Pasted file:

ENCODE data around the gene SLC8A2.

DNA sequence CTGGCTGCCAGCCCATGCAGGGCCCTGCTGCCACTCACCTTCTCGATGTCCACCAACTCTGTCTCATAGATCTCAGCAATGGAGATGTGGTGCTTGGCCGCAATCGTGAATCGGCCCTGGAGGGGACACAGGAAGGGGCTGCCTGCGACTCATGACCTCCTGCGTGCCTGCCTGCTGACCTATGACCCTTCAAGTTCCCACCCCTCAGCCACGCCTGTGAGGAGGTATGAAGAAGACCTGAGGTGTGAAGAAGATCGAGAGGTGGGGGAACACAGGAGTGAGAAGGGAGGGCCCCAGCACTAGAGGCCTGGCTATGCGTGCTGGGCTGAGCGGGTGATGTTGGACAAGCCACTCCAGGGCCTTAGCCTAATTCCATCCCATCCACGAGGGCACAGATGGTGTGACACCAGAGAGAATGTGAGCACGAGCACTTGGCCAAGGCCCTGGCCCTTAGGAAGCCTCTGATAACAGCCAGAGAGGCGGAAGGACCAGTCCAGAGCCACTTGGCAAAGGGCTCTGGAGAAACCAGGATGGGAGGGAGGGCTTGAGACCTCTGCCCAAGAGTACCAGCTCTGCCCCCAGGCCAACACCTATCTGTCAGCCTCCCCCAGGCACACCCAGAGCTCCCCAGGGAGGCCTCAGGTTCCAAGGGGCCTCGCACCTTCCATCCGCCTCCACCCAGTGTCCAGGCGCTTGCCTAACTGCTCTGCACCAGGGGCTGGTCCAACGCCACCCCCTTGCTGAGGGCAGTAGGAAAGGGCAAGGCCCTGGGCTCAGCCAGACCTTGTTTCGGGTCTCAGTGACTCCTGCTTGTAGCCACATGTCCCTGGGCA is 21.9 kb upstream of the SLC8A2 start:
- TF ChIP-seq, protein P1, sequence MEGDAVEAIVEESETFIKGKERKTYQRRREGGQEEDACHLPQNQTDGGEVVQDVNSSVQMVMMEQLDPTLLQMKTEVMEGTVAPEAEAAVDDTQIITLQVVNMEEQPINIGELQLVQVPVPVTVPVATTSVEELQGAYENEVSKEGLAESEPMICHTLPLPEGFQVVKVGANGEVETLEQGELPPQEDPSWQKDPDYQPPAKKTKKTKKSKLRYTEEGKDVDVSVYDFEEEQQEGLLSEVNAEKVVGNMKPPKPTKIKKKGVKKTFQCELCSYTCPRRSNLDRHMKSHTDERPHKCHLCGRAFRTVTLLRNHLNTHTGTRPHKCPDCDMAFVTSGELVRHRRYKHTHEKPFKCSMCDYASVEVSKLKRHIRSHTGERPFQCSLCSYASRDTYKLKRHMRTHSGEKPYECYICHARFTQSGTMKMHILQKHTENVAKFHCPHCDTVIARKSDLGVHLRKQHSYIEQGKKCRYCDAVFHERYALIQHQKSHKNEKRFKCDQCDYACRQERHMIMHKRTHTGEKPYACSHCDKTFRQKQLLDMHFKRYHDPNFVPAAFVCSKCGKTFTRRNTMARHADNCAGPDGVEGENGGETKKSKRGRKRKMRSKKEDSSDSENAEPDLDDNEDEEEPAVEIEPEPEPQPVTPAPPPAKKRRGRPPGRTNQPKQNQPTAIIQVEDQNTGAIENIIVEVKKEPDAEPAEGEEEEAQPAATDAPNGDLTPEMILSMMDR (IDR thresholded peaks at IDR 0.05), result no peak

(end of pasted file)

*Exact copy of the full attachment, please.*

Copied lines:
ENCODE data around the gene SLC8A2.

DNA sequence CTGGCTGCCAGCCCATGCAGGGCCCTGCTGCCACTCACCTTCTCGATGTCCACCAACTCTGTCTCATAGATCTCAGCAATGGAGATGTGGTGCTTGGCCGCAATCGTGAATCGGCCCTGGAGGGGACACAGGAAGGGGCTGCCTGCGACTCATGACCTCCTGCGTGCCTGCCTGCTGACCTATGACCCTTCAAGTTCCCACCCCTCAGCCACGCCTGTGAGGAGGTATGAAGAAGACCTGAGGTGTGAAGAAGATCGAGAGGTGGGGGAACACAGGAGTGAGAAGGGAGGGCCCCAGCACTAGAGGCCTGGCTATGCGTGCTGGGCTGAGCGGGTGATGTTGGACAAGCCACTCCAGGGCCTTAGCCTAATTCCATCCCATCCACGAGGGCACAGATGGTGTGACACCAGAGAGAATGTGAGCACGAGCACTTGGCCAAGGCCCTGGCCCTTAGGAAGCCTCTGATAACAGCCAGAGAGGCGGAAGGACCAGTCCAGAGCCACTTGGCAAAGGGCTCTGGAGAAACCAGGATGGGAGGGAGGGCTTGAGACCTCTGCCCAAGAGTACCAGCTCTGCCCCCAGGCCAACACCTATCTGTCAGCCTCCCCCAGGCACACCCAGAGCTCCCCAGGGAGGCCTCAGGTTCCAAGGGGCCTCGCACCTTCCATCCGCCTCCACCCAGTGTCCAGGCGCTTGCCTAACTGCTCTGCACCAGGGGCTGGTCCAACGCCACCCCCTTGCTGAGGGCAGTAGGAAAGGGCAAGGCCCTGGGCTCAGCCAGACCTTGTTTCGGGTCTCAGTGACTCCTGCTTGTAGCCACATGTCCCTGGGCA is 21.9 kb upstream of the SLC8A2 start:
- TF ChIP-seq, protein P1, sequence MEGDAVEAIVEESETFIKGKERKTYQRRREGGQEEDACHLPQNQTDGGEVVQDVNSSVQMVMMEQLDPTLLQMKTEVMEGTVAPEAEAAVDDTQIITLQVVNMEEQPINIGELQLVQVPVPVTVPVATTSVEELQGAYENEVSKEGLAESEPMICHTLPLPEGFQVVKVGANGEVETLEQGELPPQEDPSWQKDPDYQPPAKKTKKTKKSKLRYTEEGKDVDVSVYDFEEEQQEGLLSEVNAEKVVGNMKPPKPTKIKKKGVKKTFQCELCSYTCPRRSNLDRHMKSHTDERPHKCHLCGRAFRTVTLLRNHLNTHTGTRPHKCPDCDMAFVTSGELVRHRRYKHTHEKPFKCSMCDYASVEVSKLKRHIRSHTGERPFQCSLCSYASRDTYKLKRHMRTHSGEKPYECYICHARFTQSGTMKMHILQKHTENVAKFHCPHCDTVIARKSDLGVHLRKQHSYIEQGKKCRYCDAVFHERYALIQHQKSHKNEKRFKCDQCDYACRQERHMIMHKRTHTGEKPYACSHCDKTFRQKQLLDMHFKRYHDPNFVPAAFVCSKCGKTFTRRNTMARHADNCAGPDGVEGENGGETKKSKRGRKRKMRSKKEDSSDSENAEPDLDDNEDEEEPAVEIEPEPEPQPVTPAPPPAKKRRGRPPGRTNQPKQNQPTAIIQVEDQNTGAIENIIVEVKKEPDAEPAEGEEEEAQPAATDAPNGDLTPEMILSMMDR (IDR thresholded peaks at IDR 0.05), result no peak